I’ve been working on a new way of writing the first draft of my novel. And it’s been working really well… so far…
Hello, folks. Apologies for the hair. Still in lockdown and two weeks till I get a haircut, so this is going to get worse before it gets better. Anyway, I’m working on the first draft of Skyclad, the third Witches of Woodville book.
Regulars will know that I used to be a big outliner when it came to writing, but I’m becoming more and more of a pantser or discovery writer, whatever you want to call it.
That is, I’m making it up as I go along. Well, sort of. I do have a rough idea of where I’m going and I know how I want the story to end. And I have a few key notes on a few key moments, but I thought you might be interested to know how I’m working with this one. Again, regulars might know that I have a different notebook dedicated to each project. Here’s the one for Book Three of the witches of Woodville, Skyclad.
This was bought at the National Trust Gift Shop at the White Cliffs of Dover, which is a little clue as to where some of the book will take place. What I’ve taken to doing with this story is switching from day to day between paper — the notebook — and the screen — the laptop — and it’s really working for me. So to give you some idea… On, say, Monday, I will start noodling ideas for what happens next in the story in The Notebook.
So here I’ve written in big letters, “How can the Poltergeist exorcism go wrong?” Slight spoiler, but it’s the opening scene. I’ve made notes on what can happen in that scene and they are imperfect notes. I’ve given myself permission to wander off, and noodle and try different scenarios, and scribble stuff out, and put other things in boxes and underline them, and highlight them. And what I find is that by the end of the writing session, I have a really good idea of how that chapter pans out.
The level of detail varies from session to session. But the next day, Tuesday, when I open up the laptop, I’m not victim to the tyranny of the blinking cursor. You know that feeling when you look at a blank page of Word or Scrivener that bastard cursor is flashing at you, “Go on, write something. What are you waiting for? Call yourself a writer?” Well, now I just go to my notes and start typing, and before I know it I’m up and running. I used the less formalised version of this with The Crow Folk and the second book, Babes in the Wood, available to pre-order now.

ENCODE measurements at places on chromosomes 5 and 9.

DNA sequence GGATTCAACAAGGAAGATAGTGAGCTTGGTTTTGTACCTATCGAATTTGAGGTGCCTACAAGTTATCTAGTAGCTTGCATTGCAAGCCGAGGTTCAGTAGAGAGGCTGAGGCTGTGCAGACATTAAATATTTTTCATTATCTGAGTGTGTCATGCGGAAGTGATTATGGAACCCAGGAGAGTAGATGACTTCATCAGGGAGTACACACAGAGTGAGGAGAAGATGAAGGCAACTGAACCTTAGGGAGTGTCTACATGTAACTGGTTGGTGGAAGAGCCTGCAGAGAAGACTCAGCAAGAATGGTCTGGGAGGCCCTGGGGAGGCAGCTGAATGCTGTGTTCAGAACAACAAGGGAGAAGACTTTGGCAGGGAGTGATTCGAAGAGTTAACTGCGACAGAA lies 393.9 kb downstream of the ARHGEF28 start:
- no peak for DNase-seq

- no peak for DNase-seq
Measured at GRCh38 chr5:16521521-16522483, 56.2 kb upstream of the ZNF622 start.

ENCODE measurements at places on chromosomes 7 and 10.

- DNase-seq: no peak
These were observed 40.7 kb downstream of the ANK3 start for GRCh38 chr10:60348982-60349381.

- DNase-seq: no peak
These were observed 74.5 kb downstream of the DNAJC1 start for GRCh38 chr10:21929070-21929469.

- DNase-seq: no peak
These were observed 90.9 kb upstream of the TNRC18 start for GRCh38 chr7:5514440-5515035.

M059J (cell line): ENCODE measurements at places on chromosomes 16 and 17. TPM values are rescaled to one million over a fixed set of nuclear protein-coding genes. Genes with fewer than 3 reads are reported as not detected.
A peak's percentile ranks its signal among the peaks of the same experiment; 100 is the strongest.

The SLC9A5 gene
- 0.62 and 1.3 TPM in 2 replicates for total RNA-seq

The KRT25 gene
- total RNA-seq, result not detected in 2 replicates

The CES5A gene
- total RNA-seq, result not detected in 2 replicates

And it worked really well. So this is an evolution of that. A few caveats. I’m only 10,000 words into this novel and, in my experience, openings are pretty easy when compared to the rest of the book… not least the middle section, which can lead to much wailing and gnashing of teeth. So I’ll check in with this in about a month’s time and see if I’m feeling quite so smug still. Also, I’m writing the third book in a series.
I know the characters and situations really well. I have a very good idea of how people will react when presented with challenges. And that makes a writer’s life much, much easier and makes me wonder why it’s taken me so long to write a series. This is so much fun. Anyway, I hope you found that helpful. How is your writing going? Does this sort of method work for you? Pop a comment below or drop me a line. In the meantime, happy writing.